53. 53. Hyposalivation <ul><li>Inadequate saliva production - common </li></ul><ul><li>Due to HIV infection and medications which contribute to impaired salivation </li></ul><ul><li>May occur early in the course of the disease </li></ul><ul><li>Treatment with fluorides, good oral hygiene, and frequent recalls are essential to avoid tooth loss </li></ul>
    54. 54. Xerostomia Treatment <ul><li>Sugarless gum ( Xylitol ) </li></ul><ul><li>Sugar-free hard lozenges </li></ul><ul><li>Artificial saliva products - </li></ul><ul><ul><li>Optimoist, Oral moisturizer, </li></ul></ul><ul><li> - Mouth-Kote (OTC) </li></ul>
    55. 55. Unrestored Dental Decay (Caries) Brown areas indicate decay
    56. 56. Result of hyposalivation is tooth loss (patient lost 3 teeth in 2.5 years)
    57. 57. Xerostomia Treatment <ul><li>Fluorides OTC: Gel-Kam </li></ul><ul><li>(0.4% stannous fluoride) </li></ul><ul><li>Rx: Prevident Gel </li></ul><ul><li>or Prevident 5000 Plus </li></ul><ul><li>(toothpaste plus fluoride) </li></ul>
    58. 58. Basic Oral Care Plan <ul><li>Initial dental exam for every patient </li></ul><ul><li>Recall every 6 months, sooner if oral conditions include: </li></ul><ul><ul><li>High caries rate or Xerostomia </li></ul></ul><ul><ul><li>Periodontal disease </li></ul></ul><ul><ul><li>Fungal, Viral, or Bacterial infections </li></ul></ul><ul><ul><li>Neoplastic lesions </li></ul></ul>
    59. 59. Summary <ul><li>Goal - Maintain maximum health and quality of life for patients </li></ul><ul><ul><li>Oral assessments </li></ul></ul><ul><ul><li>Communication among physician, nurse, dental team, and staff is essential </li></ul></ul>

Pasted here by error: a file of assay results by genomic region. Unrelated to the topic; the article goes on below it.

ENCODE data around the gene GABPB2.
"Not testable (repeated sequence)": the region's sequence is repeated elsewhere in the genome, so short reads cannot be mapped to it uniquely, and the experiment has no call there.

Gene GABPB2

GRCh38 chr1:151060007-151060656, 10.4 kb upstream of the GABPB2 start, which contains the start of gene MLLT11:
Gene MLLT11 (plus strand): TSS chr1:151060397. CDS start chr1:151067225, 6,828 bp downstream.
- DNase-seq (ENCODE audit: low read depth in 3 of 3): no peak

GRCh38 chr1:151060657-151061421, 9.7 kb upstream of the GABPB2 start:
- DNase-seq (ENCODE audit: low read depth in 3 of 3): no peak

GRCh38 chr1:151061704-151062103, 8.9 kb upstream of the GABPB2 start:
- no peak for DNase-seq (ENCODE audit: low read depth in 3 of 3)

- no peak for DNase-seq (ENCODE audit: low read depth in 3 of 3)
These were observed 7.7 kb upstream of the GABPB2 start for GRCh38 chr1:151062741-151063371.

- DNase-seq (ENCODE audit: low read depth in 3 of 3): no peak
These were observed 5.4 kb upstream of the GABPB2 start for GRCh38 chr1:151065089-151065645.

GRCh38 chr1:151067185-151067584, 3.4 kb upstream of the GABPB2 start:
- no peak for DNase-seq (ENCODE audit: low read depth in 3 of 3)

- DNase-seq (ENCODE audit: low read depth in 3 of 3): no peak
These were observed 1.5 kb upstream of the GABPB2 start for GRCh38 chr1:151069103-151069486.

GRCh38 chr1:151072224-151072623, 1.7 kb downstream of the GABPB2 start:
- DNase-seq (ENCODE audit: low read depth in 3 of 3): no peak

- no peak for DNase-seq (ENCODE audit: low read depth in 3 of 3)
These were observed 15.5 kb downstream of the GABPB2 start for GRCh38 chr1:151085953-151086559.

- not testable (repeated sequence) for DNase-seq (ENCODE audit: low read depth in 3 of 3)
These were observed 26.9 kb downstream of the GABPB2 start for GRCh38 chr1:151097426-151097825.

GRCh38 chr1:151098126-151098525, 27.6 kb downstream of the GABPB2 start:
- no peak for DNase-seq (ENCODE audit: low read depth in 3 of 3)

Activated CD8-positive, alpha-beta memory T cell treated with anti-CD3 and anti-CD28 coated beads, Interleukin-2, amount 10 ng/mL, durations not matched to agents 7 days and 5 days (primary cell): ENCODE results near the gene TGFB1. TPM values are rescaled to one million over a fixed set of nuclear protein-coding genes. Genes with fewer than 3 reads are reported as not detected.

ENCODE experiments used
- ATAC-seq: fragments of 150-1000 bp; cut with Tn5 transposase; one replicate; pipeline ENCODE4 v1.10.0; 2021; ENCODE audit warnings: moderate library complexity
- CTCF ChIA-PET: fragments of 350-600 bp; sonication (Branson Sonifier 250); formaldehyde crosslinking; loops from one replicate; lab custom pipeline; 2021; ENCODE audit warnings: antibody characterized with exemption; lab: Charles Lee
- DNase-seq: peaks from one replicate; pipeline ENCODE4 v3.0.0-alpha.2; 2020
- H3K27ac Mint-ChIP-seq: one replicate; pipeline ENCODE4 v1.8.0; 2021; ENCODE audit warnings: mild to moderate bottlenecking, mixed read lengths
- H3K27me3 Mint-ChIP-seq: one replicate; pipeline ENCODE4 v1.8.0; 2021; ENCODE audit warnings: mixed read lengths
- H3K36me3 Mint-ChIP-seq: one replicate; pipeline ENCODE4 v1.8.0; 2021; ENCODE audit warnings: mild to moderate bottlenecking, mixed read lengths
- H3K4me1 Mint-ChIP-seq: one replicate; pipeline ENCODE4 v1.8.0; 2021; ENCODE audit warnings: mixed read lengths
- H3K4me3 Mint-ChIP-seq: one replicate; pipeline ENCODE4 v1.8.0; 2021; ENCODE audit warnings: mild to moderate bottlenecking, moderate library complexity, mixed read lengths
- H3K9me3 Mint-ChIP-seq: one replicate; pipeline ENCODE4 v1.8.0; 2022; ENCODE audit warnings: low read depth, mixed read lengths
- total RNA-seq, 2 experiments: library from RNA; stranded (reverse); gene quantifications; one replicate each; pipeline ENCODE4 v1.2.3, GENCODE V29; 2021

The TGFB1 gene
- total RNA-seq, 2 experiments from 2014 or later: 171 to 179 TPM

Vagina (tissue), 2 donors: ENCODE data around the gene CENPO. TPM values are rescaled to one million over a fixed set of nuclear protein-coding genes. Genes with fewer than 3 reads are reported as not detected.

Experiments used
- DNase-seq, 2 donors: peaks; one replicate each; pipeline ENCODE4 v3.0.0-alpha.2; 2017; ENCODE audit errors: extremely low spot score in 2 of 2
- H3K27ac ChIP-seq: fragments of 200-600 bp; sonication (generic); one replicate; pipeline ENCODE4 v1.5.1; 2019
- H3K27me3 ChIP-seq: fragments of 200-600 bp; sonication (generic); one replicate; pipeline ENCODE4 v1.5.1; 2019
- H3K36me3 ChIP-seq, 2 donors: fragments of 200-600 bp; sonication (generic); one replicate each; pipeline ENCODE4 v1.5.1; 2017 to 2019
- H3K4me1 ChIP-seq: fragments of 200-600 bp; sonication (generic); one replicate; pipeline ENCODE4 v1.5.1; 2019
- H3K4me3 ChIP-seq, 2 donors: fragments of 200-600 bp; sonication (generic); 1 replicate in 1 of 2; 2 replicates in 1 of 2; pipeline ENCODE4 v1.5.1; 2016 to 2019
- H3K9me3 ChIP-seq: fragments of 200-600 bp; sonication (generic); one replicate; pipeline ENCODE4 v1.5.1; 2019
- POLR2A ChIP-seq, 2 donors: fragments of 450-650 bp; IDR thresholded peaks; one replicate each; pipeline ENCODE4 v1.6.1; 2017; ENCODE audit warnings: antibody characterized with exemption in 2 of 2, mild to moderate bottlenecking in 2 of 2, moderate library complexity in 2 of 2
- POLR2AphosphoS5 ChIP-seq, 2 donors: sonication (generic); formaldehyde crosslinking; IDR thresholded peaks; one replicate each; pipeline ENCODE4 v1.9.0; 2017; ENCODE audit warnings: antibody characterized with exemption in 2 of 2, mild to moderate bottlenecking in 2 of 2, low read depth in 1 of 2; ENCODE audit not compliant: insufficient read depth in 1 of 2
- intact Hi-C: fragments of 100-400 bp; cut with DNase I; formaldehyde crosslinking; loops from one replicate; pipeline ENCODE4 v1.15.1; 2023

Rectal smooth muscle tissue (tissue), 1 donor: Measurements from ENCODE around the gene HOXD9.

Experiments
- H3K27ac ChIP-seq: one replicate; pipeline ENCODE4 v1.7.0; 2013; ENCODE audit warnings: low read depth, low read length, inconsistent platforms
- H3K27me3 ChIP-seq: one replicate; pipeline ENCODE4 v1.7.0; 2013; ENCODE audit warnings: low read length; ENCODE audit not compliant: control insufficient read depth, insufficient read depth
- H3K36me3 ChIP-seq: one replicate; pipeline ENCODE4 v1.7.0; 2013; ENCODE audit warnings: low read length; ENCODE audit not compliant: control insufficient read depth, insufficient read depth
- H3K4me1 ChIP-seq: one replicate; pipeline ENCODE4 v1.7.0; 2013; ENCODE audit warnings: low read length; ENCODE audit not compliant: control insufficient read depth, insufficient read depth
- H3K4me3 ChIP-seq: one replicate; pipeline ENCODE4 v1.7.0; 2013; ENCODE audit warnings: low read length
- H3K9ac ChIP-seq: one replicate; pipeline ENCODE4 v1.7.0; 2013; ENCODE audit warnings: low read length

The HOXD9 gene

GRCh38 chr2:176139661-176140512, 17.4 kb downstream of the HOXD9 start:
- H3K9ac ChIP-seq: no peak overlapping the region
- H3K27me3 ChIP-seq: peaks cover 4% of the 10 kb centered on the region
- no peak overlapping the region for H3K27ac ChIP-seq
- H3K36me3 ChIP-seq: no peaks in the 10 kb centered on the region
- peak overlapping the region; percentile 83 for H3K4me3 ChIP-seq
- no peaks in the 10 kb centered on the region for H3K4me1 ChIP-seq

60. 60. Additional References <ul><li>Patton LL, McKaig R, Strauss R, Rogers D, Eron JJ Jr. Changing prevalence of oral manifestations of human immuno-deficiency virus in the era of protease inhibitor therapy. Oral Surg, Oral Med Oral Pathol Oral Radiol Endod 2000;89:299-304. </li></ul><ul><li>Tappuni AR, Fleming GJ. The effect of antiretroviral therapy on the prevalence of oral manifestations in HIV-infected patients: a UK study. Oral Surg Oral Med Oral Pathol Oral Radiol Endod 2001;92:623-8. </li></ul><ul><li>Margiotta V, Campisi G, Mancuso S, Accurso V, Abbadessa V. HIV infection : oral lesions, CD4+ cell count and viral load in an Italian study population. J Oral Pathol Med 1999;28:173-7. </li></ul><ul><li>Flint S, Glick M, Patton L, Tappuni A, Shirlaw P, Robinson P. Consensus guidelines on quantifying HIV-related oral mucosal disease. Oral Dis 2002;8 Suppl 2:115-9. </li></ul><ul><li>Patton LL. Sensitivity, specificity, and positive predictive value of oral opportunistic infections in adults with HIV/AIDS as markers of immune suppression and viral burden. Oral Surg Oral Med Oral Pathol Oral Radiol Endod. 2000 Aug;90(2): 182-8. </li></ul><ul><li>Patton LL, Phelan JA, Ramos-Gomez FJ, Nittayananta W, Shibioski CH, Mbuguye TL. Prevalence and classification of HIV-associated oral lesions. Oral Dis 2002;8 Suppl 2:98-109. </li></ul><ul><li>Flint S, Glick M, Patton L, Tappuni A, Shirlaw P, Robinson P. Consensus guidelines on quantifying HIV-related oral mucosal disease. Oral Dis 2002;8Suppl 2:115-9. </li></ul><ul><li>Patton LL. HIV Disease. Dent Clin North Am 2003; Jul 47(3):467-92. </li></ul>